Monday, February 20, 2012

Board Game Review - Venture Forth

My favorite kind of game is the dungeon crawl, where you traipse around an underground lair, kill things you find there, steal their stuff and maybe rescue prostitutes who may or may not be so grateful that they give you freebies (granted, very few games include the grateful hookers, but that sure would make a cool game, even if it meant you couldn't let your kids play it). Venture Forth is not that kind of game.

But it's OK, because my second favorite kind of game is the adventuring game, where you put together a band of heroes who traipse around the world, kill things they find there, steal stuff and maybe rescue grateful whores. And that is what Venture Forth is about (but without prostitutes). It's a little like Talisman, a little like Runebound, and little like a European game that comes with tiny wooden blocks. But for a cool twist, it's in Greece, and not failing-economy-and-ugly-fishermen Greece, but this-is-Sparta-battle-for-Olympus Greece.

Most of the adventure games you could play boil down largely to the dice - you roll dice to move, then you roll dice to fight, then you draw treasure cards or turn into frogs. But there are no dice in Venture Forth, because like I said, it's a little like one of those European games that are all about solving the game. Happily, the theme works even without all that dice-rolling. In fact, it might even work better.

One cool factor of the game is that you don't get points just for killing stuff. You get points when your heroes do the stuff that they set out to do. For instance, you might have a guy who really wants to kill monsters in the mountains, and so if you can slay the dragon in the mountains, you can use him to score some points. You might have a guy who dreams all day of setting up trade routes to the sea, and he'll score points when you go down to the shore. You might have a guy who desperately needs to rescue a grateful hooker, but this guy is screwed because, you know, no hookers.

Another brilliant element of Venture Forth is the way the monsters and potential buddies appear on the map. If you want to get some gold, or get a little heroic might for your adventuring heroes, you're going to have to put out monsters and adventurers that other players could encounter. You might try not to give away the best stuff, but sometimes you won't have a choice and you'll just have to give an opponent the amazon so that you can power up your hunter. This means there's a great reason to seed the board with snarling monsters and intrepid allies, because it's about the only way the game provides to get you the resources you need to be successful.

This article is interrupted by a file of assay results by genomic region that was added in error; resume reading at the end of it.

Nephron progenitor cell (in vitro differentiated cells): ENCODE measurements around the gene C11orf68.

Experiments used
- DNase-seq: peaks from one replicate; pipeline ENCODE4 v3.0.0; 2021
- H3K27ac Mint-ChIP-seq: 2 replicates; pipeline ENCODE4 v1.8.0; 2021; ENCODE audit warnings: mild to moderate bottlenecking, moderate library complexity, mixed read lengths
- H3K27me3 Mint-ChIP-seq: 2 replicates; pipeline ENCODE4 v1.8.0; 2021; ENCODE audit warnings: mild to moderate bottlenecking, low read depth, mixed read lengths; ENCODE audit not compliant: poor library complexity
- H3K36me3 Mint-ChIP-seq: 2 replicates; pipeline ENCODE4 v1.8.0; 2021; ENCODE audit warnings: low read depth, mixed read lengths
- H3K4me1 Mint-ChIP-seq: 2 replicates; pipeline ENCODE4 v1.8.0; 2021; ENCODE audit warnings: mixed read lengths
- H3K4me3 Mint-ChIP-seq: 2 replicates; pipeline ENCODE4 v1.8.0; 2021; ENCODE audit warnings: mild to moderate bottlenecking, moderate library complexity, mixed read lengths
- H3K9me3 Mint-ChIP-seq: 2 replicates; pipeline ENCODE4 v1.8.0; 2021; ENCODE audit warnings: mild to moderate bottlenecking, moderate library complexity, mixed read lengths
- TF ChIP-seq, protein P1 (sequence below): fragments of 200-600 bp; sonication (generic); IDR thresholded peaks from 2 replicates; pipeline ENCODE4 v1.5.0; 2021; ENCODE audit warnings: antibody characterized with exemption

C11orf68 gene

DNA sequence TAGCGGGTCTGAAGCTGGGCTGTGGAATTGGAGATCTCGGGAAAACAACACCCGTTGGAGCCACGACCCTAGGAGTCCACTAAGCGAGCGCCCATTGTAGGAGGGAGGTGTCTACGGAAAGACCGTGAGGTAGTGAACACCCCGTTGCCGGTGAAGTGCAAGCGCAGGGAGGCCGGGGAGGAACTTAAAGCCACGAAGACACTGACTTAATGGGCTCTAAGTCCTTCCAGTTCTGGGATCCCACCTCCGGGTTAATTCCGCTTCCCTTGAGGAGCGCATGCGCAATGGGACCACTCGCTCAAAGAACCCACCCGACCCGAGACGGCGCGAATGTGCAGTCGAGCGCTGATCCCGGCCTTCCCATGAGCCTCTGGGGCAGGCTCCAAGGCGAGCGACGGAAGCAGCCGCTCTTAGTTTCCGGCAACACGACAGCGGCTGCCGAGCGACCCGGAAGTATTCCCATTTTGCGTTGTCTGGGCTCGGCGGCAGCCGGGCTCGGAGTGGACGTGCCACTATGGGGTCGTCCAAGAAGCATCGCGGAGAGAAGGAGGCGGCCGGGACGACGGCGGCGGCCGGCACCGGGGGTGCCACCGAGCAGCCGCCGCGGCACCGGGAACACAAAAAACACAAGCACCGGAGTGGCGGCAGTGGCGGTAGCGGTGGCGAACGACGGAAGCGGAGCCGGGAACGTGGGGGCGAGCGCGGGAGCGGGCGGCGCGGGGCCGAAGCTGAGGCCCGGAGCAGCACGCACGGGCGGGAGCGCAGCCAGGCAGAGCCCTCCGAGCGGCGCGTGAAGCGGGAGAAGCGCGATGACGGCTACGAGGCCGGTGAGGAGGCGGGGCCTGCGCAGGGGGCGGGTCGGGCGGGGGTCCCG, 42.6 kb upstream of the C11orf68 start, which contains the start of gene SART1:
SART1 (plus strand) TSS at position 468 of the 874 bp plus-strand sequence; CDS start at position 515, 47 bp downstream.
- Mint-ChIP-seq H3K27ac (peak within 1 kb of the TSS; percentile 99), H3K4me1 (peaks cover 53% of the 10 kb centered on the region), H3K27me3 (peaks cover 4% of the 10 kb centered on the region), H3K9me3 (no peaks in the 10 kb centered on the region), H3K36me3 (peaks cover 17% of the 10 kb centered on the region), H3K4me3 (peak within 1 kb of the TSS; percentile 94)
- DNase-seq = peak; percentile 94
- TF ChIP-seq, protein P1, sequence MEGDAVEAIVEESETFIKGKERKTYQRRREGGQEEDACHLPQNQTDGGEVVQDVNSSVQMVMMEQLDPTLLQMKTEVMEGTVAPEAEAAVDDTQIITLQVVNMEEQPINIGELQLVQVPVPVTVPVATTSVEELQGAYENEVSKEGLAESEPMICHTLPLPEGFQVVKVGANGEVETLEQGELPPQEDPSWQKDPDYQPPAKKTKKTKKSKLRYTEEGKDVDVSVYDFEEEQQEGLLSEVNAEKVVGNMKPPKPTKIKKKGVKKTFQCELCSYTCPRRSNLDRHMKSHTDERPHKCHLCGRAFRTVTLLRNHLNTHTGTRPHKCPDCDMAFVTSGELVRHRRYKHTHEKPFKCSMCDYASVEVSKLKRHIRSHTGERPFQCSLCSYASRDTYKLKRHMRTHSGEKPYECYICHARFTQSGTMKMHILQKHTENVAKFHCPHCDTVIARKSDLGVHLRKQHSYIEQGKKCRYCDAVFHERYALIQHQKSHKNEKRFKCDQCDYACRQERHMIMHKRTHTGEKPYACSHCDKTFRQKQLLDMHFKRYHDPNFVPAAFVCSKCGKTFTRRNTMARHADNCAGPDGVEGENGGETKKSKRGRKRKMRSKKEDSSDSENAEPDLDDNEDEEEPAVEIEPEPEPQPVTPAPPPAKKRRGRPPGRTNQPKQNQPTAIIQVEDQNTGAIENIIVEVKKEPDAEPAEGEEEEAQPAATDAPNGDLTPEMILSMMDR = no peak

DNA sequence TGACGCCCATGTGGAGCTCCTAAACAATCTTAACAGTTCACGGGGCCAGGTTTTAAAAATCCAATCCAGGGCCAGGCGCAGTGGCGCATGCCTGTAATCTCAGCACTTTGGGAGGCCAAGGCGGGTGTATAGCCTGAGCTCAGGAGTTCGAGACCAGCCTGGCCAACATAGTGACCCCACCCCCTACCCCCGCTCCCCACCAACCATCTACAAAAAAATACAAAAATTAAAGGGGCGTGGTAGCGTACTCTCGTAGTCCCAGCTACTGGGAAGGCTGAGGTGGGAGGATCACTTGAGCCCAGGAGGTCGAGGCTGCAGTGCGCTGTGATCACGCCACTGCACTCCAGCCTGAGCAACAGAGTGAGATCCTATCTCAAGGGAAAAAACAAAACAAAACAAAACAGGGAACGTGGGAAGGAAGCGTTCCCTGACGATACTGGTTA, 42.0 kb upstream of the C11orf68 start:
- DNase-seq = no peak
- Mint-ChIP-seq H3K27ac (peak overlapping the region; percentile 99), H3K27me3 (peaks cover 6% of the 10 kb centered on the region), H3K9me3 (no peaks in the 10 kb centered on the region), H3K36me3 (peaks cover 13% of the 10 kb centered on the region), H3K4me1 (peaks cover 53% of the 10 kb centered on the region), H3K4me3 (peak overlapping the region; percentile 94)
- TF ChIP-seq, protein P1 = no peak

If you prefer your games to be light-brained and lucky, you're going to be very disappointed in Venture Forth. There's an element of luck, in that if you're not holding the right cards, you're probably going to lose some momentum. But the real luck factor comes from the other players. Can you count on the guy to your left noticing that you just set him up a road full of legendary exploits, so that he'll leave you alone and you can go hire the swordsman you desperately need to defeat the hydra? Or will your daughter just wander up and down the same freaking path, over and over, and spend the entire game stealing the only way you have to get out of the mountains and actually get a couple points before the game ends (if your daughter is my daughter, then yes, she will do that)?

At the same time, there's a definite puzzle-solving element to Venture Forth, one that should definitely appeal to fans of games with wood cubes, but may leave behind those gamers that prefer bloodshed and dice. You'll need to plan your escapades and place your foes to maximize your odds of heroic adventures, all while attempting to account for the other players who might be really thrilled to steal your awesome adventures before you can get there. It lacks some of the visceral bloodshed and random thrills of other adventure games, but at the same time, you'll definitely see the unfolding tales of Greek heroes stamping their mark on a world of legend.

But sadly, they will not find grateful prostitutes.


2-4 players

A fun adventure game that brings the theme to life
Lots of planning, careful plays, and outsmarting your friends
Great art on the cards
No dice (could be a con)

A little bit like solving an efficiency puzzle
Weak art on the board
No grateful prostitutes
No dice (could be a pro)

If you like saving money on games, you can get Venture Forth from Noble Knight Games. If you don't like saving money on games, then what is wrong with you?

No comments: